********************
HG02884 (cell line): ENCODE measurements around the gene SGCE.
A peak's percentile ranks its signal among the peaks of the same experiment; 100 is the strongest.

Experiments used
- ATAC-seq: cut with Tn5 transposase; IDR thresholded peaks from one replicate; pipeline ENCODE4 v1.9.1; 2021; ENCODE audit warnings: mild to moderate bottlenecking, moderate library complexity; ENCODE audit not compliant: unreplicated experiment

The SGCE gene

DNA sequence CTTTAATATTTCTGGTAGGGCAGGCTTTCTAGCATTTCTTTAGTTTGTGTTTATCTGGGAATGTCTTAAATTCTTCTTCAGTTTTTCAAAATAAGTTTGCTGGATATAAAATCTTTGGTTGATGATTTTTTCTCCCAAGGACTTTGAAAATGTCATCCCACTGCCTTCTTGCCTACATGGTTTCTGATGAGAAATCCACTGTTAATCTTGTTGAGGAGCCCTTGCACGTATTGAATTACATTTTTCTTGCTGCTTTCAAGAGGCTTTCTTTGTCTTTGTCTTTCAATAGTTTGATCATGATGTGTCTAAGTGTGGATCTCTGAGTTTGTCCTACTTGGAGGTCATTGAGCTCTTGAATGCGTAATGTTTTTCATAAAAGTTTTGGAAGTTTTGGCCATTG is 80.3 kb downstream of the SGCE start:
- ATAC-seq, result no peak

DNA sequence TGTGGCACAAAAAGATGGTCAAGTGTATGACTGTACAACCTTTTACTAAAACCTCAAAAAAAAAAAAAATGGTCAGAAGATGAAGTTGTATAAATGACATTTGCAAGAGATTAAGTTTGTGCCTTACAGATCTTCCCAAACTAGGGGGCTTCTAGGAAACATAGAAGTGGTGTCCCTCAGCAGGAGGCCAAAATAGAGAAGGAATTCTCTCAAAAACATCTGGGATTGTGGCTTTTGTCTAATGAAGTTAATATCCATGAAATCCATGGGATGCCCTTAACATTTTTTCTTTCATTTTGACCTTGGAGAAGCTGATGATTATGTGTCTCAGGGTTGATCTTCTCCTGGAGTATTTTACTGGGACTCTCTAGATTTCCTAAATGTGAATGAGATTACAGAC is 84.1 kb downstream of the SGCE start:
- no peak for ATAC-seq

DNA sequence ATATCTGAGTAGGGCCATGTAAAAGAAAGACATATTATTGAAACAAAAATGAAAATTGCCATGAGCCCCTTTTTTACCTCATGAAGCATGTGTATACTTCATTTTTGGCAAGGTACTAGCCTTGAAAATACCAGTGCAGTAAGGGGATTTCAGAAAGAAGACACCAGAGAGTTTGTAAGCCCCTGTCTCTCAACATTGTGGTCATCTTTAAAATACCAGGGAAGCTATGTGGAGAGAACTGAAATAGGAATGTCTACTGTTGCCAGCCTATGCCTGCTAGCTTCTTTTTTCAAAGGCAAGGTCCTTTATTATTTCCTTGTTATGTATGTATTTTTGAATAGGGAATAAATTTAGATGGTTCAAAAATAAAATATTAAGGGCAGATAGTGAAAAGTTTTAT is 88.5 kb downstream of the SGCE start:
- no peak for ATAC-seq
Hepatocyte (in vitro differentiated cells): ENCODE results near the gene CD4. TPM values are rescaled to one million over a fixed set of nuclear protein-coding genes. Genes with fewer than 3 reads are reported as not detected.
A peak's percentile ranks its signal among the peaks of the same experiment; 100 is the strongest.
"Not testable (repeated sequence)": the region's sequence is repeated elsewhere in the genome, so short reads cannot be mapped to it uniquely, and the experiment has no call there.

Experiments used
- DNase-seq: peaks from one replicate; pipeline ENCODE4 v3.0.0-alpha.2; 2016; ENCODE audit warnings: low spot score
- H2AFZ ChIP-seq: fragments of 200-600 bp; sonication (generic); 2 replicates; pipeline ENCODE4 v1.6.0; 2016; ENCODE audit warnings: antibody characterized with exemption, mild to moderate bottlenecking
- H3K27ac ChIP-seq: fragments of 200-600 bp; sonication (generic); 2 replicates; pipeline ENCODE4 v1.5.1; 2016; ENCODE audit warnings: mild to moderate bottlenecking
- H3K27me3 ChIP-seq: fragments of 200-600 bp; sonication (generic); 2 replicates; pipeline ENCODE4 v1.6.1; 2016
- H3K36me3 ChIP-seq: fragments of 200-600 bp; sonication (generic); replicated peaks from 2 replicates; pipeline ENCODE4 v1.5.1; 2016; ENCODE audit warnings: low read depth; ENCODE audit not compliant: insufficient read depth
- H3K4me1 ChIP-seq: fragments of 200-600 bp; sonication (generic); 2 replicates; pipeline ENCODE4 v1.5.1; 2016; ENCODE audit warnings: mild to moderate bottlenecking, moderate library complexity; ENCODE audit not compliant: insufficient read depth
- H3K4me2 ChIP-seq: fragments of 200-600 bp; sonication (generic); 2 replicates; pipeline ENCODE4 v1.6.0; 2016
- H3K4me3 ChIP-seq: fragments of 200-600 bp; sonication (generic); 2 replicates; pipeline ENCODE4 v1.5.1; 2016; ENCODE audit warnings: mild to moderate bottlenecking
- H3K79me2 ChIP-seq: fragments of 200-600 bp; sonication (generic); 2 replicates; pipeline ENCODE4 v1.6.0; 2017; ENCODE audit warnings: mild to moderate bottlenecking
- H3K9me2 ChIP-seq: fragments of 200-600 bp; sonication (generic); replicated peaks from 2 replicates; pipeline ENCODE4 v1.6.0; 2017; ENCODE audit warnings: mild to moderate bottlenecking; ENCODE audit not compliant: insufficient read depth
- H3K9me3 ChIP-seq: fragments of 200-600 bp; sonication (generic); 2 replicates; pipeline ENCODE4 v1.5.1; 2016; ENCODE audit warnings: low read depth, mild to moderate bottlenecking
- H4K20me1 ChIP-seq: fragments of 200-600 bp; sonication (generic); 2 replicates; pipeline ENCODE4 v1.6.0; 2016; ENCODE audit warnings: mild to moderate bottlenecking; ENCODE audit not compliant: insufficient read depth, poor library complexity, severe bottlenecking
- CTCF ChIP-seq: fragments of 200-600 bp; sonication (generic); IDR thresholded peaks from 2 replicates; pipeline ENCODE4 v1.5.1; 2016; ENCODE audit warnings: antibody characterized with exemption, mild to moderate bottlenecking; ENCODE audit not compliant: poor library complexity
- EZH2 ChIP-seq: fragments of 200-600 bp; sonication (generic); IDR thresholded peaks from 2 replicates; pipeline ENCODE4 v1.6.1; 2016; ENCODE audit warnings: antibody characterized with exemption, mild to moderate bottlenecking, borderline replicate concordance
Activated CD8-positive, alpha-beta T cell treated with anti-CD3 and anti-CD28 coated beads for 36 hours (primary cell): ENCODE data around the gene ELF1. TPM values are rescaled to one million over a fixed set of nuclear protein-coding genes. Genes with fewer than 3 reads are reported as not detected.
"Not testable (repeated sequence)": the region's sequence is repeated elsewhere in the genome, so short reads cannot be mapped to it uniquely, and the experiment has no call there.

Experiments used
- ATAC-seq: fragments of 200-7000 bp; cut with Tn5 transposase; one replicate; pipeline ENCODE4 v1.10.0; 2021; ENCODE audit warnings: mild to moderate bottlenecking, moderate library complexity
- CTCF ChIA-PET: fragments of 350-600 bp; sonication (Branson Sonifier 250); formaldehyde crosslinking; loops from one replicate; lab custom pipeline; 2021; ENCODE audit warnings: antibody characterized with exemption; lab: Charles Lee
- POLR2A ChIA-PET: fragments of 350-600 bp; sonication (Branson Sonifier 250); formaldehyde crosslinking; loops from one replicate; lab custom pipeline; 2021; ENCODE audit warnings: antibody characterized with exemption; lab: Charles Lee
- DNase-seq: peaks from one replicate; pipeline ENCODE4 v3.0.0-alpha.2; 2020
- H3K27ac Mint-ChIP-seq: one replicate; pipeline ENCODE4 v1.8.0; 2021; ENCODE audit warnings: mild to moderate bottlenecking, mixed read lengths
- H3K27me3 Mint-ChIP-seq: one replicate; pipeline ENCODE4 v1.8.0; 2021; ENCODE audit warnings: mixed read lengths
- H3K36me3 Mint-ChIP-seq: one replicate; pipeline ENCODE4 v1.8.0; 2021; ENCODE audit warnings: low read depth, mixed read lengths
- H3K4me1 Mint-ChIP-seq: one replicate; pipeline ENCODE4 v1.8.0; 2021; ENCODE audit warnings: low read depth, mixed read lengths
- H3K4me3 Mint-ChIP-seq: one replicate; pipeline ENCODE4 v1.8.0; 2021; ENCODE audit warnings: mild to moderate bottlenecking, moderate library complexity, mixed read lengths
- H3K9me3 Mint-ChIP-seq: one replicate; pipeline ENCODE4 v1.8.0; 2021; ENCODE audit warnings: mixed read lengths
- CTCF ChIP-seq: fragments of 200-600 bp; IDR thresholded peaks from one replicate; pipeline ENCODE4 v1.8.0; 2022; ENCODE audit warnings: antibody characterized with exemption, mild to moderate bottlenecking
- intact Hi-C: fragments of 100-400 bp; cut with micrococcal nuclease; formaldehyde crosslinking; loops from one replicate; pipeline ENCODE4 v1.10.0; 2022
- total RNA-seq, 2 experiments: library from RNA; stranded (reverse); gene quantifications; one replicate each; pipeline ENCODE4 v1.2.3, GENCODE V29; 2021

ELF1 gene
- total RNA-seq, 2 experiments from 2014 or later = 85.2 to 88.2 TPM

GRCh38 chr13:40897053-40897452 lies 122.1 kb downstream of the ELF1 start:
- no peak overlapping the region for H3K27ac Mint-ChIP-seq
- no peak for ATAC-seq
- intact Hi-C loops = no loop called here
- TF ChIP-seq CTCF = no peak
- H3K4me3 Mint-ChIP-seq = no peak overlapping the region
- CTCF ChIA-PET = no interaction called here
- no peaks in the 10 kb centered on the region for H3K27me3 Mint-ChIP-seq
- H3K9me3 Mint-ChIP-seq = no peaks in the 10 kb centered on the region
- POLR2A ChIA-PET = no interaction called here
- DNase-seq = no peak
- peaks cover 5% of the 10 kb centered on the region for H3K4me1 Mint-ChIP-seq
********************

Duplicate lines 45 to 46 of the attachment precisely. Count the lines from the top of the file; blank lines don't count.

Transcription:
- total RNA-seq, 2 experiments: library from RNA; stranded (reverse); gene quantifications; one replicate each; pipeline ENCODE4 v1.2.3, GENCODE V29; 2021

ELF1 gene